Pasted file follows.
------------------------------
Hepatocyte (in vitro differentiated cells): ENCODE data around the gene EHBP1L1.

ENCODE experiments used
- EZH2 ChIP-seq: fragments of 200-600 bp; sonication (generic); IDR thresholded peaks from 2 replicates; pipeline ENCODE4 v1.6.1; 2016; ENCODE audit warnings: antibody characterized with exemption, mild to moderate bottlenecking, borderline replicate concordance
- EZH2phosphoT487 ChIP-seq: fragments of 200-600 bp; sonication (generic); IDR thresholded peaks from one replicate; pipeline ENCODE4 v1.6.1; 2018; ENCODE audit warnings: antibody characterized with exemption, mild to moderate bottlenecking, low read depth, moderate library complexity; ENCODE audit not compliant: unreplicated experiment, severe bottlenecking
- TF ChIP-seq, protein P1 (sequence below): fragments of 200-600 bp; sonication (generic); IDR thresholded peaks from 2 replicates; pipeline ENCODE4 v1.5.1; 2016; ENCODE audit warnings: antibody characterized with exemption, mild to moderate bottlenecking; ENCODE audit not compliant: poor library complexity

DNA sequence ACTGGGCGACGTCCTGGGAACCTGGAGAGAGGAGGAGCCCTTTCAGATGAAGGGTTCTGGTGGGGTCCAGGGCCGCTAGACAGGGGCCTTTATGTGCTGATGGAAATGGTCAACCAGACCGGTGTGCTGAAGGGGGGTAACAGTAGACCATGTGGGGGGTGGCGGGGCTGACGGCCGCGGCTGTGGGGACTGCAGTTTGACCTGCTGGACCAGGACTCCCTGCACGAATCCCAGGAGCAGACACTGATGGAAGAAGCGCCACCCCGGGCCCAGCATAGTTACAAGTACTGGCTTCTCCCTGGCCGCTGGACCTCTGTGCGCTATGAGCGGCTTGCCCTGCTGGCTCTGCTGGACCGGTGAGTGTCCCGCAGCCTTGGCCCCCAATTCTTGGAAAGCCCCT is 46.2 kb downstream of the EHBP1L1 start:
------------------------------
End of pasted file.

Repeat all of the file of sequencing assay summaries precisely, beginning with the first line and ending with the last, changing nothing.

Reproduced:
Hepatocyte (in vitro differentiated cells): ENCODE data around the gene EHBP1L1.

ENCODE experiments used
- EZH2 ChIP-seq: fragments of 200-600 bp; sonication (generic); IDR thresholded peaks from 2 replicates; pipeline ENCODE4 v1.6.1; 2016; ENCODE audit warnings: antibody characterized with exemption, mild to moderate bottlenecking, borderline replicate concordance
- EZH2phosphoT487 ChIP-seq: fragments of 200-600 bp; sonication (generic); IDR thresholded peaks from one replicate; pipeline ENCODE4 v1.6.1; 2018; ENCODE audit warnings: antibody characterized with exemption, mild to moderate bottlenecking, low read depth, moderate library complexity; ENCODE audit not compliant: unreplicated experiment, severe bottlenecking
- TF ChIP-seq, protein P1 (sequence below): fragments of 200-600 bp; sonication (generic); IDR thresholded peaks from 2 replicates; pipeline ENCODE4 v1.5.1; 2016; ENCODE audit warnings: antibody characterized with exemption, mild to moderate bottlenecking; ENCODE audit not compliant: poor library complexity

DNA sequence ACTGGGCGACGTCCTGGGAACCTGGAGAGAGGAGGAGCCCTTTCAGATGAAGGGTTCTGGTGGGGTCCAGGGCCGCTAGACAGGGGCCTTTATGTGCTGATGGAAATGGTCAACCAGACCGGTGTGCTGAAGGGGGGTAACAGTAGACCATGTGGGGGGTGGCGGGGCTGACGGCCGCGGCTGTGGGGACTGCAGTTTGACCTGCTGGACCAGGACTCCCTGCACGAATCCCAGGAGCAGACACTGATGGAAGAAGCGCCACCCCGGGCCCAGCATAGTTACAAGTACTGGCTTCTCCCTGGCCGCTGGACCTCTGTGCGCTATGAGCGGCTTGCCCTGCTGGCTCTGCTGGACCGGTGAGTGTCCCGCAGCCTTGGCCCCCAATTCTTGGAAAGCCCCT is 46.2 kb downstream of the EHBP1L1 start: